As well as residential and property based votes (which historically meant you would get one vote per constituency you had a house or a business - limited to 1 + 1 in 1918 RPA) the UK also had university seats from 1603 until 1948 giving extra seat elected by graduates - initially - Oxford, Cambridge and later also London, Scotland, and Trinity College Dublin).
There is a fascinating debate (recorded in Hansard) about Liberal MP, John Shawe-Lefevre's Plural Voting Abolition Bill of 1842 that gives some examples:
I know many men among my own friends who have four or five votes for
different constituencies. I know men of wealth—men with very large
means—who have only one vote, and I know others of smaller means who
have two, three, and four and five votes. I have myself five votes for
five different constituencies—not that I have sought the votes by
purchasing property for that purpose; but they have come to me
accidentally on account of holding property in different places. Two
are occupation votes, two freehold votes, and one is for a University.
But I know many who have a great many more votes than five. I think it
was Sir Robert Fowler, a late Member of this House, who used to boast
that he had no fewer than thirteen votes in different constituencies,
and that he was able at one General Election to record them all. Then
there is the well-known case of the Oxford tutor—a man who had
eighteen different qualifications, and, at the Election of 1874, voted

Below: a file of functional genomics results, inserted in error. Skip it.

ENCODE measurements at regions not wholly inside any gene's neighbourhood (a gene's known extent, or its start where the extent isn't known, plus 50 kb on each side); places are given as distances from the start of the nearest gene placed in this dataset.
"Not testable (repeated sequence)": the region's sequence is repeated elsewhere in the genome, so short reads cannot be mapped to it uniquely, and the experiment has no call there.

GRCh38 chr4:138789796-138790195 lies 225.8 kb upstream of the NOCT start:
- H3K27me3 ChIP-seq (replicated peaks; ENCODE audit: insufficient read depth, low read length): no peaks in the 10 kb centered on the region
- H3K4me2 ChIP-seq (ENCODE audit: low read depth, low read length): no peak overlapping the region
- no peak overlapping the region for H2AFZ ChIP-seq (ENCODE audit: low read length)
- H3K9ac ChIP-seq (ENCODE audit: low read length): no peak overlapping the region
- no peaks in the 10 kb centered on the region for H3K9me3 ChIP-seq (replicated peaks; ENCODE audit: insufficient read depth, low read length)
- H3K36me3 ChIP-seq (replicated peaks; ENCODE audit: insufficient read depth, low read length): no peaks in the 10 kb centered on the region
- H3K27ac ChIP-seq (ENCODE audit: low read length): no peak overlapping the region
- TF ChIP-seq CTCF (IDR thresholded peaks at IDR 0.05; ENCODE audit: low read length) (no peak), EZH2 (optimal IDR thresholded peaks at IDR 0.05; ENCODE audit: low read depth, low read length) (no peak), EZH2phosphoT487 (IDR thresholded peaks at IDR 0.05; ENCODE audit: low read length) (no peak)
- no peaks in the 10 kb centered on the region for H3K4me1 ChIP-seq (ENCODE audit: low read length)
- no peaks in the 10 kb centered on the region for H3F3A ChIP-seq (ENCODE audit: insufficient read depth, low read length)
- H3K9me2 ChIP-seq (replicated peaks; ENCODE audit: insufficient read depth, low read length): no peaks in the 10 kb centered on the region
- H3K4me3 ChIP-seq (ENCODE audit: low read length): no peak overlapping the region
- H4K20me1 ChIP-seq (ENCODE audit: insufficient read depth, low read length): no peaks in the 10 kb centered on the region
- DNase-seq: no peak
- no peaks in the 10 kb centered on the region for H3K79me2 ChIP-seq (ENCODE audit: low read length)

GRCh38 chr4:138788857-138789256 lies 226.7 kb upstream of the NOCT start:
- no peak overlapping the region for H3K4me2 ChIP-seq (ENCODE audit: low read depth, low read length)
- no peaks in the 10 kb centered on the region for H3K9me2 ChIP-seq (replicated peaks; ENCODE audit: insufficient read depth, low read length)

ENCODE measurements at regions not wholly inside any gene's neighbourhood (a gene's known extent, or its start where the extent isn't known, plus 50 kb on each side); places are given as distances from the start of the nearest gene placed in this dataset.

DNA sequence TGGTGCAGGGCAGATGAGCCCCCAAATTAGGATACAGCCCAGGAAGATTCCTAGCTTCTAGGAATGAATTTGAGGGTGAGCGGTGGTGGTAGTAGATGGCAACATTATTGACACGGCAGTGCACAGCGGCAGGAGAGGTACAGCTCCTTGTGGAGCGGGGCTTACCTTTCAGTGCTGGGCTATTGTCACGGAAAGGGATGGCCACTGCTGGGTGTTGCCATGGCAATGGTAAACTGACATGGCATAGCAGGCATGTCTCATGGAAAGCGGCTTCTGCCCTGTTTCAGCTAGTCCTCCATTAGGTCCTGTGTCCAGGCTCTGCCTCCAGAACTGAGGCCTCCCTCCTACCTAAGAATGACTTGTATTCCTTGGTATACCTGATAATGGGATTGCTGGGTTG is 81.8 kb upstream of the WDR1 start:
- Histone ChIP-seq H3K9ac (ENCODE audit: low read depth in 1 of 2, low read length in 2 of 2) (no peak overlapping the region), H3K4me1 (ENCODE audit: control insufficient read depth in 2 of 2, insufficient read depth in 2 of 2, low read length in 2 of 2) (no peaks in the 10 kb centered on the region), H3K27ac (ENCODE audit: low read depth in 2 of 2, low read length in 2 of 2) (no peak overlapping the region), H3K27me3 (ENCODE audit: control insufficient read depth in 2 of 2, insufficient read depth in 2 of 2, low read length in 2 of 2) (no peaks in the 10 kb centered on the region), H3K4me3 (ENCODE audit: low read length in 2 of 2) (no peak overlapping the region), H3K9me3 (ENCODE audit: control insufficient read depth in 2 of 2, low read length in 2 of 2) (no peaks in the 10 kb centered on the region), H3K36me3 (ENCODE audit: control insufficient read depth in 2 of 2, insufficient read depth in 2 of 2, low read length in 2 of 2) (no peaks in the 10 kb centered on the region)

in respect of these different qualifications eighteen times. But this
case pales before one I heard of recently. A clergyman of the Church
of England, who has a hobby for acquiring qualifications in different
constituencies, has been able to obtain fifty votes in different
places, and I was informed that at a certain General Election he
contrived to vote in no fewer than forty different places.
Plural Voting Abolition Bill 1852
Underlying this anyway is the ability of people to use wealth and power to controls multiple votes even if they belong to others. The critical point of the secret ballot (under Ballot Act 1872) is not just to protect you from threats by - say - employers or landlords to vote a certain way, but to prevent you selling your vote voluntarily by removing your ability to prove how you voted. Which is why, for example, it is illegal to take selfies in polling booths if they show your ballot.